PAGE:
Recordings are a powerful debug tool. It allows full capturing of the data and then later streaming it back so that application can simulate the exact same state they were in.
OpenNI supports recordings of the Production Nodes graph - both the entire configuration of each node, and a capturing of all the data that streamed from the node.
OpenNI has a framework for recording data and for playing it back (using Mock Nodes). It also comes with the nimRecorder module, which defines a new file format - .ONI - and implements a Recorder node and a Player node for this format.
To record, an application should create a Recorder node, and set its destination (the file name to write to). Then, it needs to add to it every node it wants to record. When adding a node to the recorder, the recorder reads its configuration and records it. It also registers to every possible event of the node, so that when any configuration change takes place, it will also be recorded.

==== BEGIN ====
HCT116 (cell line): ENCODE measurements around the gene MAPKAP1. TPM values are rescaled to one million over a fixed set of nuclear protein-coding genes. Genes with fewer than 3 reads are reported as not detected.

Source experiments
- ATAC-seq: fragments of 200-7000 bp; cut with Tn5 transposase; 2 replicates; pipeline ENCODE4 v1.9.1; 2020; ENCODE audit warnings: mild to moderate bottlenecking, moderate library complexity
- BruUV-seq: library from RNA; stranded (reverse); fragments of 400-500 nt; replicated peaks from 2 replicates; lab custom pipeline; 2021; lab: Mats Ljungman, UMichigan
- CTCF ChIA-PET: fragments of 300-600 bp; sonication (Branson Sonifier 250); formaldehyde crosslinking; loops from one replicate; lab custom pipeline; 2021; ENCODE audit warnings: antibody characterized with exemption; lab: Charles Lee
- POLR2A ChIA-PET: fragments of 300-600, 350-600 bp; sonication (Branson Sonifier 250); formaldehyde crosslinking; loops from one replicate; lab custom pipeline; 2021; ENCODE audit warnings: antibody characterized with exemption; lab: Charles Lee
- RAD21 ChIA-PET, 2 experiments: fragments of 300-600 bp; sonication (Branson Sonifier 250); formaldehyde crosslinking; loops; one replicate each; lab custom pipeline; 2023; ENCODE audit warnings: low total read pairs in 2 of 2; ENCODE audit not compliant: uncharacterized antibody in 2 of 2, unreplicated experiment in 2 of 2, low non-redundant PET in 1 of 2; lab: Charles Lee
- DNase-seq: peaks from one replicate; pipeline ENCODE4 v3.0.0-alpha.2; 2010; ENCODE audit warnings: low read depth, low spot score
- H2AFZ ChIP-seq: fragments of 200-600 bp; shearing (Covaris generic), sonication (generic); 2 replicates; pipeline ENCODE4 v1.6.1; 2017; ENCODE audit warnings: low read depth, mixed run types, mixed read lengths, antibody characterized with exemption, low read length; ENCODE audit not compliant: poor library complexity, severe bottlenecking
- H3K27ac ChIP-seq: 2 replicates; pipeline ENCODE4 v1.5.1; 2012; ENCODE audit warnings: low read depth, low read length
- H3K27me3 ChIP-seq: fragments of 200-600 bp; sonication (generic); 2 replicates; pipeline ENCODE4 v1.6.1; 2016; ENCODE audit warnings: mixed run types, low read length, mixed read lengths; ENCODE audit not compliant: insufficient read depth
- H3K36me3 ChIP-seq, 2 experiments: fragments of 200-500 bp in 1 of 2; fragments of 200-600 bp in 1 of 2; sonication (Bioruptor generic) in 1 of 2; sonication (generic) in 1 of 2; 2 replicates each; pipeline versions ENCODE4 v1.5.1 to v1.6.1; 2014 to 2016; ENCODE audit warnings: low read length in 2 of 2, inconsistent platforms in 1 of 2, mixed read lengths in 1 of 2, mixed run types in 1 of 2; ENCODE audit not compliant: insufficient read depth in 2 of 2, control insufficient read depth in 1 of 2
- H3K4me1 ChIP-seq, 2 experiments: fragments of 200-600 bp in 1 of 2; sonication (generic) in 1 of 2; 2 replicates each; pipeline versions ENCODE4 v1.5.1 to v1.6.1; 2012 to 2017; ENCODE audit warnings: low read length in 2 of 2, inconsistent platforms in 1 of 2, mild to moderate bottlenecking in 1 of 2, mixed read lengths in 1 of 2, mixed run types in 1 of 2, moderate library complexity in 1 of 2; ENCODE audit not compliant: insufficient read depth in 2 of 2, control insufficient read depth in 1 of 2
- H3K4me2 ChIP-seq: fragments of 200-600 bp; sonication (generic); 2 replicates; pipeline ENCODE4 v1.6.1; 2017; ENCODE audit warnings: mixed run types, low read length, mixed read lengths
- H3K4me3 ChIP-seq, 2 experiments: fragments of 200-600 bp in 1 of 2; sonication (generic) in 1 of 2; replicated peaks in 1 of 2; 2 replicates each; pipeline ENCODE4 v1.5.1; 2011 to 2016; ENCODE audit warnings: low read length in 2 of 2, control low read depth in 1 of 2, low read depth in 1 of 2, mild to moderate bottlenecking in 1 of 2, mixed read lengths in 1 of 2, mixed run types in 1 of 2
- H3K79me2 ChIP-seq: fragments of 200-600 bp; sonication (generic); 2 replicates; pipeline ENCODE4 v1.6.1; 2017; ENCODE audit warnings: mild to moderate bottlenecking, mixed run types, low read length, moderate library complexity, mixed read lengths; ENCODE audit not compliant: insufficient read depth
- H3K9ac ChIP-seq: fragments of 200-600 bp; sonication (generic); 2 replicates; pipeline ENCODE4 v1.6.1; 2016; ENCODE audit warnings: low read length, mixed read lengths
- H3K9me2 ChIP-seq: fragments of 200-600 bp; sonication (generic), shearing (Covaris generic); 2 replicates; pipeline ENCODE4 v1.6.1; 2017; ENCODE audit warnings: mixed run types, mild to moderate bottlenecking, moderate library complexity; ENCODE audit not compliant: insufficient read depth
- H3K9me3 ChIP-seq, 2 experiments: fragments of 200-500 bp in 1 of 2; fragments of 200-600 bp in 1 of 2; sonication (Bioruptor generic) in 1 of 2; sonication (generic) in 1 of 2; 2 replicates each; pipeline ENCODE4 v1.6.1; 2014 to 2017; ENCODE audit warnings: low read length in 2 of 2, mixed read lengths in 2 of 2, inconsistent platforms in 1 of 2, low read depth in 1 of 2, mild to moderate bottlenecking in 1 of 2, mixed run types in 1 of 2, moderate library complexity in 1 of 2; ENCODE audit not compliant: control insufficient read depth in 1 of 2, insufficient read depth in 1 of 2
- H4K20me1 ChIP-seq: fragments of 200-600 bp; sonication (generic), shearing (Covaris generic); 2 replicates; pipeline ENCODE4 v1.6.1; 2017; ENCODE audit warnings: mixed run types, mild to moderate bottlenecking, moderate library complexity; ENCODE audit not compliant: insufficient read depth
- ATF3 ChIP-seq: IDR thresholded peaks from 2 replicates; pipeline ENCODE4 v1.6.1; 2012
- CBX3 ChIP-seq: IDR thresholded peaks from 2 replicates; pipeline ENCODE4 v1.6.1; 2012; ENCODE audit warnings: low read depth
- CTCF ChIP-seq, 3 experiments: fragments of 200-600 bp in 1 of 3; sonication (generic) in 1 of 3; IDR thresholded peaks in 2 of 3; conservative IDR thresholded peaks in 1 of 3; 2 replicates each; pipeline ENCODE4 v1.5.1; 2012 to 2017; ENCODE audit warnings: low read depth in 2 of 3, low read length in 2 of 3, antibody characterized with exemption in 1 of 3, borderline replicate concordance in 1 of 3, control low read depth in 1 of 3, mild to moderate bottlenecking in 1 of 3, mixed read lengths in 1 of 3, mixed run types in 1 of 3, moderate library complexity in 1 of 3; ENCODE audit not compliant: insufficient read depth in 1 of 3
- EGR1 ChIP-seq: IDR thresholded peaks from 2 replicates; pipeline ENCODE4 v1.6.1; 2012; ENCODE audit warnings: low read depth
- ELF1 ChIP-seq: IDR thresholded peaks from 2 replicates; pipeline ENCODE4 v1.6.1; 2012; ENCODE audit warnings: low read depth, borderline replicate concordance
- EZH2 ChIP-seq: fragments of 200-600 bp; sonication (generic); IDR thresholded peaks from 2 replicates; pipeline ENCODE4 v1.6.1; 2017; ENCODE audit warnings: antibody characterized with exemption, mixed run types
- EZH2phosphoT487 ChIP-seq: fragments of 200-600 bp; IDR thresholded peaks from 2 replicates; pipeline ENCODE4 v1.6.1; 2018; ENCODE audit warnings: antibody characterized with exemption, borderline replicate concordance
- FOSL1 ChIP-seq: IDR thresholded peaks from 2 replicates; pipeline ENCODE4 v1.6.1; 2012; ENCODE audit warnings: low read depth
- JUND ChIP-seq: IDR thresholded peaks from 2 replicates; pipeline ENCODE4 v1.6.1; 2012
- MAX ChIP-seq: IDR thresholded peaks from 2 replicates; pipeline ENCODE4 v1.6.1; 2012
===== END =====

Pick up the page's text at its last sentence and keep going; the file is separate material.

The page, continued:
Once all required nodes were added, the application can then read data from the nodes and record it. Recording of data can be acheived either by explicitly calling the xnRecord() function, or by using one of the UpdateAll functions (see Reading Data).
Applications that init OpenNI using an XML file can easily record their session without any change to the code. They simply need to create an additional node in the XML file for the recorder, add nodes to it, and when the application calls one of the UpdateAll functions, recording will take place.
To play a file recording, use the xnContextOpenFileRecording() function (xn::Context::OpenFileRecording()). OpenNI will open the file, create a mock node for each node in the file, and fill it with the recorded configuration.
Next, an application may take the nodes it needs by calling xnFindExistingNodeByType(), and use them normally. Note that nodes created by the player are locked for changes, as the configuration must remain the recorded configuration.
Applications that init OpenNI using an XML file can easily replace their input so instead of reading from a real-time device they would read from a recording by simply replacing the nodes in the xml with a Recording element (see Recordings).
In current version some limitations apply to recordings: